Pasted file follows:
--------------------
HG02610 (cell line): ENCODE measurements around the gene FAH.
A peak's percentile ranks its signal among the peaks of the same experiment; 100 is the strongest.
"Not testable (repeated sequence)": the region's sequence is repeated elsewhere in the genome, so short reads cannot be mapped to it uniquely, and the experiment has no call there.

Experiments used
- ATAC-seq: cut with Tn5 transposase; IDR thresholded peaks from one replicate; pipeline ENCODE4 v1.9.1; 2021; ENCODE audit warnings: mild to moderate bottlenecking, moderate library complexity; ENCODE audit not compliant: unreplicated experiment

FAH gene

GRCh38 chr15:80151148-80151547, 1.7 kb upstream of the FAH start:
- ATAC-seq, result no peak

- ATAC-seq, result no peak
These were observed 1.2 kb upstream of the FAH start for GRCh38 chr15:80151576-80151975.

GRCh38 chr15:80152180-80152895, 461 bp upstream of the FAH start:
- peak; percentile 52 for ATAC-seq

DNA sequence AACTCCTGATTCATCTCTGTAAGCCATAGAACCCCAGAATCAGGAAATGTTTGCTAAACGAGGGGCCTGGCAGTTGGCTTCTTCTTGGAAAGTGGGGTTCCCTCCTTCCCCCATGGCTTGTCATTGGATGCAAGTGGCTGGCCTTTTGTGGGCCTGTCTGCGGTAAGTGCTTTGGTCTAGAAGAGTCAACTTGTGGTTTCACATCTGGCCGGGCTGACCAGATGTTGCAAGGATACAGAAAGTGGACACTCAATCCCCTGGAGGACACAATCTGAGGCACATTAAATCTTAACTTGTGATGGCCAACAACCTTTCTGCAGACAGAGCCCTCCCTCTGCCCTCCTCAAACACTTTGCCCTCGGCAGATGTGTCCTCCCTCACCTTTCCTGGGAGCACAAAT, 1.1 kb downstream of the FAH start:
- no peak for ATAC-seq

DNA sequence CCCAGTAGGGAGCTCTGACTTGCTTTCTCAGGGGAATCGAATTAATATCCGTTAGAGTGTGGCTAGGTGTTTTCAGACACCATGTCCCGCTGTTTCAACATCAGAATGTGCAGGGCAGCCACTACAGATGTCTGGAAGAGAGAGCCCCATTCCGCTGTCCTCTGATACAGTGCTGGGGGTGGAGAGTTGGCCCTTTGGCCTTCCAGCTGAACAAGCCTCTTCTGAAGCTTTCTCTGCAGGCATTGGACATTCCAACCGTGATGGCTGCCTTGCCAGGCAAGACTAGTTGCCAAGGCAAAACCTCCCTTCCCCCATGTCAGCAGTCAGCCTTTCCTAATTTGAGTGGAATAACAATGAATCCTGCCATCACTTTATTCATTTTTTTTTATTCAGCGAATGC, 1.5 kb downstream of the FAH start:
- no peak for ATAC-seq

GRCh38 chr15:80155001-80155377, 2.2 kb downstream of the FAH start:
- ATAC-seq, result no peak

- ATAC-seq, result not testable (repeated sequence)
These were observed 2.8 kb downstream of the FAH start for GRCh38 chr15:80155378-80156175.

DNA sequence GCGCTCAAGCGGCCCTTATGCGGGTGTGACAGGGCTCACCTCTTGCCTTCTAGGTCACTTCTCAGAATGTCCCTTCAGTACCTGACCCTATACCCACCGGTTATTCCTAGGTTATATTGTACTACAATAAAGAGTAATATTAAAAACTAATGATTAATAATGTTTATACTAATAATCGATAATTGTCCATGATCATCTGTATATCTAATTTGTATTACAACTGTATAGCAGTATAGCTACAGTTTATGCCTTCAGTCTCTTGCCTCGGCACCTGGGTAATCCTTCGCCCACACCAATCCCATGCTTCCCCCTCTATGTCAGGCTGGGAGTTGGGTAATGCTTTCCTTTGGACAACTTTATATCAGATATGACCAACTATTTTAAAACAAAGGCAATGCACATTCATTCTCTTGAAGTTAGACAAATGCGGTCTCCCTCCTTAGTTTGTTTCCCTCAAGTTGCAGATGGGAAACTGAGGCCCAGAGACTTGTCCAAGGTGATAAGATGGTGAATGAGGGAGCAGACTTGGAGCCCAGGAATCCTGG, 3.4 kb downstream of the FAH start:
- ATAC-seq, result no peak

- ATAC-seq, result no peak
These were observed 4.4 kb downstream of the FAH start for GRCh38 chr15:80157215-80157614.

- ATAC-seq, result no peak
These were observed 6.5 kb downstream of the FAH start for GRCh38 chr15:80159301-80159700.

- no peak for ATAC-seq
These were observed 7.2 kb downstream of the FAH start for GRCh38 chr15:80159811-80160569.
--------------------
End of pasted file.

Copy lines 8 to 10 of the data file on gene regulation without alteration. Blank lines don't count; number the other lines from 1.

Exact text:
- ATAC-seq, result no peak

- ATAC-seq, result no peak
These were observed 1.2 kb upstream of the FAH start for GRCh38 chr15:80151576-80151975.